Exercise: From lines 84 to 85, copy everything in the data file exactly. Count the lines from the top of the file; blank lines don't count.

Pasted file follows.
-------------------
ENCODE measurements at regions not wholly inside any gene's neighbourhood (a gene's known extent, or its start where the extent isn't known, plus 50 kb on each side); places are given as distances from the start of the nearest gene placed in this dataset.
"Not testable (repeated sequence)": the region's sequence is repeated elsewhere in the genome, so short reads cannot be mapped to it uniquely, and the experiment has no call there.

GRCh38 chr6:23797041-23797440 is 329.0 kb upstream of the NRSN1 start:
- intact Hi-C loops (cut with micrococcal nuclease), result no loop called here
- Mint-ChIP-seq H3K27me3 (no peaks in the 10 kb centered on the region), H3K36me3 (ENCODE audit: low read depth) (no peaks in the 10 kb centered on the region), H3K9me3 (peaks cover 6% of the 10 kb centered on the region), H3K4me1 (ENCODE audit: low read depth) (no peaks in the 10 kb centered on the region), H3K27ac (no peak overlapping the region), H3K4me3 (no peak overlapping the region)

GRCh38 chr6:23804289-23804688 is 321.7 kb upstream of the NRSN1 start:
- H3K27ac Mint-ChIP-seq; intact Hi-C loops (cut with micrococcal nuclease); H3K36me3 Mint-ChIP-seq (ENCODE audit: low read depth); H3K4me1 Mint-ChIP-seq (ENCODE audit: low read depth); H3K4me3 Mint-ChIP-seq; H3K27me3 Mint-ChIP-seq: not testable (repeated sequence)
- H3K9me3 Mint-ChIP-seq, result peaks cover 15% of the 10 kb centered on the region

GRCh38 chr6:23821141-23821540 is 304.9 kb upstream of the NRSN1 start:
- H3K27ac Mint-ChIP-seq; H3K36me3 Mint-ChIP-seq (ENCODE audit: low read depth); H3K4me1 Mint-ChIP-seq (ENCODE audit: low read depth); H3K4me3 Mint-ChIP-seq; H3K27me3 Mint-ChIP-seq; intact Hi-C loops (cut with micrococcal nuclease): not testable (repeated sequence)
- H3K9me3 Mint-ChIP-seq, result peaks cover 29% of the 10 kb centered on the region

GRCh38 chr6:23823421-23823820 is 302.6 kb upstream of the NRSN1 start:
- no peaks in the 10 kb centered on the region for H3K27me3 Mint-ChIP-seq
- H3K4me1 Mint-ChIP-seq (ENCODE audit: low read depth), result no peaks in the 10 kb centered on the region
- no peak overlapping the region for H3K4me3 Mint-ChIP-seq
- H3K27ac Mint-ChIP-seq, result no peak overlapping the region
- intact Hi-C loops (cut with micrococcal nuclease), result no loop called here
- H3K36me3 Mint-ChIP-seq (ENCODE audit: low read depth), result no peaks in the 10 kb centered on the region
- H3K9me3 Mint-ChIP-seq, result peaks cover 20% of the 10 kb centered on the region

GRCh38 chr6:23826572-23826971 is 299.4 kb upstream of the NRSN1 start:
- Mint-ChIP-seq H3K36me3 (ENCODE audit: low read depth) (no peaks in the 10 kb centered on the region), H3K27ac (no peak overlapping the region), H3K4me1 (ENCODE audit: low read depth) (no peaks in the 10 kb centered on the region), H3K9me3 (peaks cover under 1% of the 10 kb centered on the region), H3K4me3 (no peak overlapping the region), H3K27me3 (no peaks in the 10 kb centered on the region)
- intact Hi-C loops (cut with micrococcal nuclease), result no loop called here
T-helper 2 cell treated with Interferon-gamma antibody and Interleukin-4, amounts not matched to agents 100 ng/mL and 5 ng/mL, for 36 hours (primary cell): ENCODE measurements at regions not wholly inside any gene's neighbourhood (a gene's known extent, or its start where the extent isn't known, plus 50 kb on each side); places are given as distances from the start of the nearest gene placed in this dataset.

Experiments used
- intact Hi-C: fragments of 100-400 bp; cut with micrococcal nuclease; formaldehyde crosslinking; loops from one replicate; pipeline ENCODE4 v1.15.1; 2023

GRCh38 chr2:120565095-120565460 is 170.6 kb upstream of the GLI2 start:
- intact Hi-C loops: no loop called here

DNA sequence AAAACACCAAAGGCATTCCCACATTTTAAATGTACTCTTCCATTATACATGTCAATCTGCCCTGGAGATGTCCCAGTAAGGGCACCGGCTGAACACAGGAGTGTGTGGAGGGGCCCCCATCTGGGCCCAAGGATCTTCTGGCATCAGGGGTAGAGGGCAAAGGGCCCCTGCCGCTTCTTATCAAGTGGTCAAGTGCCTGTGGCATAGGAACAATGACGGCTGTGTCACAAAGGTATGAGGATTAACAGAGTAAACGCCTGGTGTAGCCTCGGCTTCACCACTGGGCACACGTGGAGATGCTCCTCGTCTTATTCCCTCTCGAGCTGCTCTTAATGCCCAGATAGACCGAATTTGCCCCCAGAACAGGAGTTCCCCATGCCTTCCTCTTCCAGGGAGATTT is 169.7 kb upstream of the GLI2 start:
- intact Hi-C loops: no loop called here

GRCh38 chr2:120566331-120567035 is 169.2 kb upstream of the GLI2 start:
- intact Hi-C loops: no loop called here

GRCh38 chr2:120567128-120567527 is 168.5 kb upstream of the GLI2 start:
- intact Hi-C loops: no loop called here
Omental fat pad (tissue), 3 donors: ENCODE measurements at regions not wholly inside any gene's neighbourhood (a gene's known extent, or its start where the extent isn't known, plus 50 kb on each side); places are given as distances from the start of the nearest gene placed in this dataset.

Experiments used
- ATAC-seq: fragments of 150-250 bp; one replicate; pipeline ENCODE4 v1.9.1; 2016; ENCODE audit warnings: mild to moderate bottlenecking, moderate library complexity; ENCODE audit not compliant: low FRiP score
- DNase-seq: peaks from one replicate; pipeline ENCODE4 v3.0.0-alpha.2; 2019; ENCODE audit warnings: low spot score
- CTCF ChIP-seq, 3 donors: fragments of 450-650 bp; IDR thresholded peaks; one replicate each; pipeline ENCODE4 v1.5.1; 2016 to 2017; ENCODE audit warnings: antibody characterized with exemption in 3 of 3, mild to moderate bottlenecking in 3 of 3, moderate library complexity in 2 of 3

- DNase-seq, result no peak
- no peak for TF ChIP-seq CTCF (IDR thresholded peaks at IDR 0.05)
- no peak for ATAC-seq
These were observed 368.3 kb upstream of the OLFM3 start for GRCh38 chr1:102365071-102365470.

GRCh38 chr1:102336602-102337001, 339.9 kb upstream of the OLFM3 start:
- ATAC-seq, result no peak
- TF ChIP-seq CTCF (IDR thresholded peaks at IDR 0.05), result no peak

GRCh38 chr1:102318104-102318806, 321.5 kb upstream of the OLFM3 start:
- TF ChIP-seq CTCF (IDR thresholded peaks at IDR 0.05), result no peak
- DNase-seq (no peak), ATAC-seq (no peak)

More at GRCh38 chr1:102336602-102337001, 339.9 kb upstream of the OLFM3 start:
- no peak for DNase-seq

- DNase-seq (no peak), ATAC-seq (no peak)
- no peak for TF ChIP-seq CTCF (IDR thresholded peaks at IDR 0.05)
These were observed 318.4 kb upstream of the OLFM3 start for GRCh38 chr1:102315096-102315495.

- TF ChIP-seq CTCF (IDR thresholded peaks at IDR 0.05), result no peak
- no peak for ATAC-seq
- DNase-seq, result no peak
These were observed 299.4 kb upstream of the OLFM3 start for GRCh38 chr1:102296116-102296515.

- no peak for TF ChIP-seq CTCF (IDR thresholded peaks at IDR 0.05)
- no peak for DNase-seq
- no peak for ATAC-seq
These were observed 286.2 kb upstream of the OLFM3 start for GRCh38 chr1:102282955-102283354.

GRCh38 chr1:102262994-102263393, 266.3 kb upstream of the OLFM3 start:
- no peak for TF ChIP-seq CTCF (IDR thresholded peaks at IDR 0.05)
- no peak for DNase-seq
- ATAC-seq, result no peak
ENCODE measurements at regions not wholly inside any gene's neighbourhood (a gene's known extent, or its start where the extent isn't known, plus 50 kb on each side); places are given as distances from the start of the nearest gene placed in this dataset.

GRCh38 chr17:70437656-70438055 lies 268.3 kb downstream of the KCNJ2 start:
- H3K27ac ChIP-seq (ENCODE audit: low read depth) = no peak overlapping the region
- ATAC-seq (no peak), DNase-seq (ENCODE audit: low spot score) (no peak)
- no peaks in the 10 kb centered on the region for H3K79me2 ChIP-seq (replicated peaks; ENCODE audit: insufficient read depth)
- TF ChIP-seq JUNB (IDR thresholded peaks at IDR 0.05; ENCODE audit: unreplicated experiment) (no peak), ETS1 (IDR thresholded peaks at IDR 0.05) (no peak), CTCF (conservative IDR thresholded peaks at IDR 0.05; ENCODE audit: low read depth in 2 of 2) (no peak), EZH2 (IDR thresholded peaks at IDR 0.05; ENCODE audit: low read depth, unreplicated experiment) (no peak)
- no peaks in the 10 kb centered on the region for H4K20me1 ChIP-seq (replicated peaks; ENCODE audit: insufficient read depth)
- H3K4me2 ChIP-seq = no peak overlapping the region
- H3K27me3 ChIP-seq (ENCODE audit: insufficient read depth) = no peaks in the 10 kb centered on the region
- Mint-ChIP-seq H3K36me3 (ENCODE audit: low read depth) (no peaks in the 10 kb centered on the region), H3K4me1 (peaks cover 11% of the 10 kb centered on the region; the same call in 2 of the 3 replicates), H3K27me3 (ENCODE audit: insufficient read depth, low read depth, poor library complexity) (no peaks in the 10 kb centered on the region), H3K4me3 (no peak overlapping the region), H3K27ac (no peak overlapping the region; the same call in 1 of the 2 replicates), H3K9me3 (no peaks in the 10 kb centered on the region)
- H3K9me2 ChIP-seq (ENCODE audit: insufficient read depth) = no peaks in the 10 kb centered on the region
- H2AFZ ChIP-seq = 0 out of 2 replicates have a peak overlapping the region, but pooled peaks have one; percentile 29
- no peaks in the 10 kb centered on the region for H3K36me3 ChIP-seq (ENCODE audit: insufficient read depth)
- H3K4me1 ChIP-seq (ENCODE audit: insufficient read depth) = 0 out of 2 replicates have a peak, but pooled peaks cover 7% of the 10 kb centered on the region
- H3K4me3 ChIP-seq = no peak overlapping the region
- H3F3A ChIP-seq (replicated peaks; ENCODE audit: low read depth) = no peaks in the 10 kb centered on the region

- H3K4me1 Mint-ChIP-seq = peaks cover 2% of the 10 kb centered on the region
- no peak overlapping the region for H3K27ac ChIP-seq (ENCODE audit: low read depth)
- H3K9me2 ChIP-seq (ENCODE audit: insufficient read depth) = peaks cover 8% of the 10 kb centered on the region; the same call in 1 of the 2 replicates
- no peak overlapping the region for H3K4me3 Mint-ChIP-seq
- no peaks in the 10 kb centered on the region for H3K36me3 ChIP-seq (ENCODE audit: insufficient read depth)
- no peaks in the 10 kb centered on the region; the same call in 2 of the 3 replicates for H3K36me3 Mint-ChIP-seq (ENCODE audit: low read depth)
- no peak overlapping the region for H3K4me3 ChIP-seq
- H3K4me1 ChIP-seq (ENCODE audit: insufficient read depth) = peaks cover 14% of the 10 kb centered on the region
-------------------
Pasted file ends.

- H3K9me2 ChIP-seq (ENCODE audit: insufficient read depth) = peaks cover 8% of the 10 kb centered on the region; the same call in 1 of the 2 replicates
- no peak overlapping the region for H3K4me3 Mint-ChIP-seq